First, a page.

SourceSecurity.com: What have been Arecont Vision’s successes and challenges in 2016 and looking ahead to 2017?

Schafer: Arecont Vision continues to grow as a company. Our people have developed even faster than we predicted in sales, marketing, customer service, engineering, quality, and operations. It is truly amazing to see how far we have progressed as an organisation. Our product line has matured as we released several unique, first-to-market, highly awarded products. In addition, we made strong moves to improve the performance (image quality, low light performance, compression, noise reduction) of our new products, and those improvements in technology can be pushed to many of our past-generation platforms. That’s right. Our new technology is capable of being downloaded to many of our earlier generation products. This is a value that many of our customers use to add additional performance in the form of software/firmware updates that are unique to Arecont Vision’s Field Programmable Gate Array (FPGA) architecture. That is real investment protection, the Arecont Vision way.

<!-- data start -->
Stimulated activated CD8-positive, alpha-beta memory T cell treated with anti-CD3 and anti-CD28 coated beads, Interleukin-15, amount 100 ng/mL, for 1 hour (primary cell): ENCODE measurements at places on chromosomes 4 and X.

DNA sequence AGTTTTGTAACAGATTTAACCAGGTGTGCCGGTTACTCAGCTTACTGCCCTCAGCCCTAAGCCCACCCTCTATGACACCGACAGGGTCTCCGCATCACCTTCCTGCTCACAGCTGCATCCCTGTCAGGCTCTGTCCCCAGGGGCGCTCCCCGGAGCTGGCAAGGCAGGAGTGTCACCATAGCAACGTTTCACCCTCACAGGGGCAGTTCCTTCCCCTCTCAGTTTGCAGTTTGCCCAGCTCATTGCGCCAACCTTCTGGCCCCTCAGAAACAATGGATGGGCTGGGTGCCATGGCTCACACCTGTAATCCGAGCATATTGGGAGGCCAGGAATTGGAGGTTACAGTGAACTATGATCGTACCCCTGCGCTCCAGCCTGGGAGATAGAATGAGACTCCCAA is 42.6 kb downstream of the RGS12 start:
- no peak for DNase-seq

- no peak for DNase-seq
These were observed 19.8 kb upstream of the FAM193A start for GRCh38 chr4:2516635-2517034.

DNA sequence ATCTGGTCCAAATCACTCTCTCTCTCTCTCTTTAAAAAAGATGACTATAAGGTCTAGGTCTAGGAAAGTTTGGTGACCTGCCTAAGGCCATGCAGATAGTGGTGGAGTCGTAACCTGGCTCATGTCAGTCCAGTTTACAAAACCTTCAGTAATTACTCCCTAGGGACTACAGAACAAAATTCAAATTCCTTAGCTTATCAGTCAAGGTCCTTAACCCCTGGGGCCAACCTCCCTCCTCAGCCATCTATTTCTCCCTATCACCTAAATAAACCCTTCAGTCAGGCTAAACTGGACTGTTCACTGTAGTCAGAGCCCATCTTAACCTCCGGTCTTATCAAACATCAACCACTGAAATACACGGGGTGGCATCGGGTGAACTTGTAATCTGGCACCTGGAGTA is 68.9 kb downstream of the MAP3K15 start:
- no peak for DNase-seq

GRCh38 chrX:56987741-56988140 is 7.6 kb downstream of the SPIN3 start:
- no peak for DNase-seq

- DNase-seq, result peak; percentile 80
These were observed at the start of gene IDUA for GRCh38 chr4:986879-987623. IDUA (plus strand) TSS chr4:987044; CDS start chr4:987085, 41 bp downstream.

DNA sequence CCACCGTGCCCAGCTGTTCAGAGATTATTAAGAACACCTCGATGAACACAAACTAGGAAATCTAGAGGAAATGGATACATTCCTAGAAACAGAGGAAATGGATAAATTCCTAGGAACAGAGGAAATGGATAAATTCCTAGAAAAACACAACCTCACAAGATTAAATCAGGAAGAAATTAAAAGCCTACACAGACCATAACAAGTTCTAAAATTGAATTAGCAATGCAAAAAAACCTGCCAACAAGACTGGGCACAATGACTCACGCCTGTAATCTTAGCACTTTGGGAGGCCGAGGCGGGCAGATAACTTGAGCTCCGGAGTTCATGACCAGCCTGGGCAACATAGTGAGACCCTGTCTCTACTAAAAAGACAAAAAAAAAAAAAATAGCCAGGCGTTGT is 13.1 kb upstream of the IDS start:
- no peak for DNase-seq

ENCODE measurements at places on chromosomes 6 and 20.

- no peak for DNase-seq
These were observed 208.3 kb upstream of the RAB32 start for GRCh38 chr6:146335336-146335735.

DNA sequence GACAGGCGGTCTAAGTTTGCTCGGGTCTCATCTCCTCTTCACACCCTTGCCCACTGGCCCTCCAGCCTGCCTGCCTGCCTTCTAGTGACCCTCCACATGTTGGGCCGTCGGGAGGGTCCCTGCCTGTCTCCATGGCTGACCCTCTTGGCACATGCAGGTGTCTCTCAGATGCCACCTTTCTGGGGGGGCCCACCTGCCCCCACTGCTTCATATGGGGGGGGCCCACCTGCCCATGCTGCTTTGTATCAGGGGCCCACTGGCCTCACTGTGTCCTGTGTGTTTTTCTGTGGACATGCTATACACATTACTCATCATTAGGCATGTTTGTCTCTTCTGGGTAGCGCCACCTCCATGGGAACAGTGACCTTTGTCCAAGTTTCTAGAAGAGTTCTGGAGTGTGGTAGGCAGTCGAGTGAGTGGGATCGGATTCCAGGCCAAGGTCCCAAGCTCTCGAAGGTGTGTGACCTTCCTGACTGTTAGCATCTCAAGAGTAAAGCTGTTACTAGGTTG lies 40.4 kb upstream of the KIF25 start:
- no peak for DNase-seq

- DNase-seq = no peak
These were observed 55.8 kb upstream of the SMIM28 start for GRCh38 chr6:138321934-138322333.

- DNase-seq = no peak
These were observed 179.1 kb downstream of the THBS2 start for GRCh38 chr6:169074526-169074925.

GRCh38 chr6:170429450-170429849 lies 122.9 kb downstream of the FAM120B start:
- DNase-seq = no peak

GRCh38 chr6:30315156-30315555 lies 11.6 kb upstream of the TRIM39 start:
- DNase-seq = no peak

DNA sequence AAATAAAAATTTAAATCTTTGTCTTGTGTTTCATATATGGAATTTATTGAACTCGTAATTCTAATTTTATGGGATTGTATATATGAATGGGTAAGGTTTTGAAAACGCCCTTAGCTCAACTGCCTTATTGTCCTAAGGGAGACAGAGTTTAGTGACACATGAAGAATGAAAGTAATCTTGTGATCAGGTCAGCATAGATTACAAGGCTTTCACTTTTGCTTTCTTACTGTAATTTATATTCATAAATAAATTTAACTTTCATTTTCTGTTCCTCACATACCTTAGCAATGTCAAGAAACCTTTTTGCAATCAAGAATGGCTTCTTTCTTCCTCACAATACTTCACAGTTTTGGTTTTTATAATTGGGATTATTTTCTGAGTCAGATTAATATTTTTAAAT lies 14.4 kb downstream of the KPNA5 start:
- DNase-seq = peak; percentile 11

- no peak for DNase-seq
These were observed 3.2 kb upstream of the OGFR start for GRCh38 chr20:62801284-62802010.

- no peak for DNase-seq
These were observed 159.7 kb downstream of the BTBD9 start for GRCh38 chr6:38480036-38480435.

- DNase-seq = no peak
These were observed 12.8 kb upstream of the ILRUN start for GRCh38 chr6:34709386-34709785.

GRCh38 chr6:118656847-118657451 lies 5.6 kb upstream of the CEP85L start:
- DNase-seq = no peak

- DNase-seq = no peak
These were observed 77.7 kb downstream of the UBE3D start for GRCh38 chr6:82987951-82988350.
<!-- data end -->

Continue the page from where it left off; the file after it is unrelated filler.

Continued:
And “Made-in-the-USA” will continue to be a unique position that resonates globally, not just in the United States.

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Enhance traditional security systems within your smart home
Enhance traditional security systems within your smart home